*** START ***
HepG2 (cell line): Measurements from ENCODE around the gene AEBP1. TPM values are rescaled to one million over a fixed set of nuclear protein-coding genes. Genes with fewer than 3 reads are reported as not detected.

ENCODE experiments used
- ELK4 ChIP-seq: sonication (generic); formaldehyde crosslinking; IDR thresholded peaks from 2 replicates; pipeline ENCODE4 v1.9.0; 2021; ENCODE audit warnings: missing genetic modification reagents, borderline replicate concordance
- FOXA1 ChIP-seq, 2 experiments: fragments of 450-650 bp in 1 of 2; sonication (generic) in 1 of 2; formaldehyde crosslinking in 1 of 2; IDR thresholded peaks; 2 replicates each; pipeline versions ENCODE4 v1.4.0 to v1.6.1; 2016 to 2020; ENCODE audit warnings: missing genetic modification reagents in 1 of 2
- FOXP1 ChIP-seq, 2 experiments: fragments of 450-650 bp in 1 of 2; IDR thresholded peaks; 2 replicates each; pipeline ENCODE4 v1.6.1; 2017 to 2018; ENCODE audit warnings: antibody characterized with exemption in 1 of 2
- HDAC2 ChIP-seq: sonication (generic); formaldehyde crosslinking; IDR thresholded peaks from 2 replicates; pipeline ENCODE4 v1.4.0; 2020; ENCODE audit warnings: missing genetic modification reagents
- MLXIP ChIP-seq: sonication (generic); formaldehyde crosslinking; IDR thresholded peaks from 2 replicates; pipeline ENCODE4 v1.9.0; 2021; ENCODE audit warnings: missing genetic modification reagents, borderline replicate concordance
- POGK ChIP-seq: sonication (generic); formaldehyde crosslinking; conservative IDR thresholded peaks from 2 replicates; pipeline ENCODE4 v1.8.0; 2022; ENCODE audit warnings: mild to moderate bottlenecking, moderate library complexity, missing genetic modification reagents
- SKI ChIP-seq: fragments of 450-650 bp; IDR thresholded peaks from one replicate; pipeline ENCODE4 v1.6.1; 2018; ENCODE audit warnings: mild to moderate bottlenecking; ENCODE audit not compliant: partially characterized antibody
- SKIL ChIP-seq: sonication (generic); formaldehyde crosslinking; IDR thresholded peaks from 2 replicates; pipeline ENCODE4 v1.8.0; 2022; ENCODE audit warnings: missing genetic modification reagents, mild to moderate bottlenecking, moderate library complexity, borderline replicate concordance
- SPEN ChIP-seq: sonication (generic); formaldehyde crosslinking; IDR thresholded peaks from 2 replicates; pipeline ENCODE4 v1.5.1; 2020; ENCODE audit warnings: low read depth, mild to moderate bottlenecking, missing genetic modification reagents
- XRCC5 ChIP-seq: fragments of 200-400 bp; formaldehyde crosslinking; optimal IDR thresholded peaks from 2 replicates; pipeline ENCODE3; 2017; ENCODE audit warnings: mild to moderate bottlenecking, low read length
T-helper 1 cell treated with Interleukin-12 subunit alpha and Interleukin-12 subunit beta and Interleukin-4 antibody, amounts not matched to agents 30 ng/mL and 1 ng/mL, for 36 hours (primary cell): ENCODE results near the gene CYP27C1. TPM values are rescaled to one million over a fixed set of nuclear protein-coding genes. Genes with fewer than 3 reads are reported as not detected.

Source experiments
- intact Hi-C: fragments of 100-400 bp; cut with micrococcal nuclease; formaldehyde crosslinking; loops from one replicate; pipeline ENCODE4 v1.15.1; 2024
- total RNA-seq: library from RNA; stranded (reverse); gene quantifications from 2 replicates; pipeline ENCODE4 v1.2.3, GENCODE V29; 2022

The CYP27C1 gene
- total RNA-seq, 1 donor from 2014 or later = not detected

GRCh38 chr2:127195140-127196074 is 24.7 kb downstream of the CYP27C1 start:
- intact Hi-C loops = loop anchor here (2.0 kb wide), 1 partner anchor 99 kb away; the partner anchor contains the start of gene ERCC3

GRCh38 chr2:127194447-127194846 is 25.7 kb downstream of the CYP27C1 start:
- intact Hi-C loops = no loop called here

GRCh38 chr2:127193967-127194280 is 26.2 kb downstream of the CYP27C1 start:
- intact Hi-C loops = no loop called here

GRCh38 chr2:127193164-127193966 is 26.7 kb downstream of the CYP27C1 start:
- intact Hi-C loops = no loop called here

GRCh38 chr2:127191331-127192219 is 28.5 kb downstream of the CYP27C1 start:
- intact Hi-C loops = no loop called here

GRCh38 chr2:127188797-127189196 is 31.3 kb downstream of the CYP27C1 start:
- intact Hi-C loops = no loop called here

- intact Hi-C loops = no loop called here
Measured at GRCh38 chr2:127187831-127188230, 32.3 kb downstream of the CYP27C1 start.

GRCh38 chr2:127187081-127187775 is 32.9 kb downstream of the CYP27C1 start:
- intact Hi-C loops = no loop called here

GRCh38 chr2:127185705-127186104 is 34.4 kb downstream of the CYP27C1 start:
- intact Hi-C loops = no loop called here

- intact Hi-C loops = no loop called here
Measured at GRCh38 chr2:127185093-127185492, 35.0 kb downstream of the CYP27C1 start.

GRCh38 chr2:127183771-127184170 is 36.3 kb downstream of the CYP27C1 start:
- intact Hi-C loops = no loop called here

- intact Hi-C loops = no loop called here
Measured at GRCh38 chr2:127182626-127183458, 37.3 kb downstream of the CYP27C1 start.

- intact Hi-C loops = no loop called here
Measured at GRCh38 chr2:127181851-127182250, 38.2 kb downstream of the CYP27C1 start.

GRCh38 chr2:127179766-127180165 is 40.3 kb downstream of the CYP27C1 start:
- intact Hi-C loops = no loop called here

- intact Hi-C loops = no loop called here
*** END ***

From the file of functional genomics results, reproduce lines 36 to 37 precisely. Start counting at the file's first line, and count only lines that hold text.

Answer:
- intact Hi-C loops = no loop called here

- intact Hi-C loops = no loop called here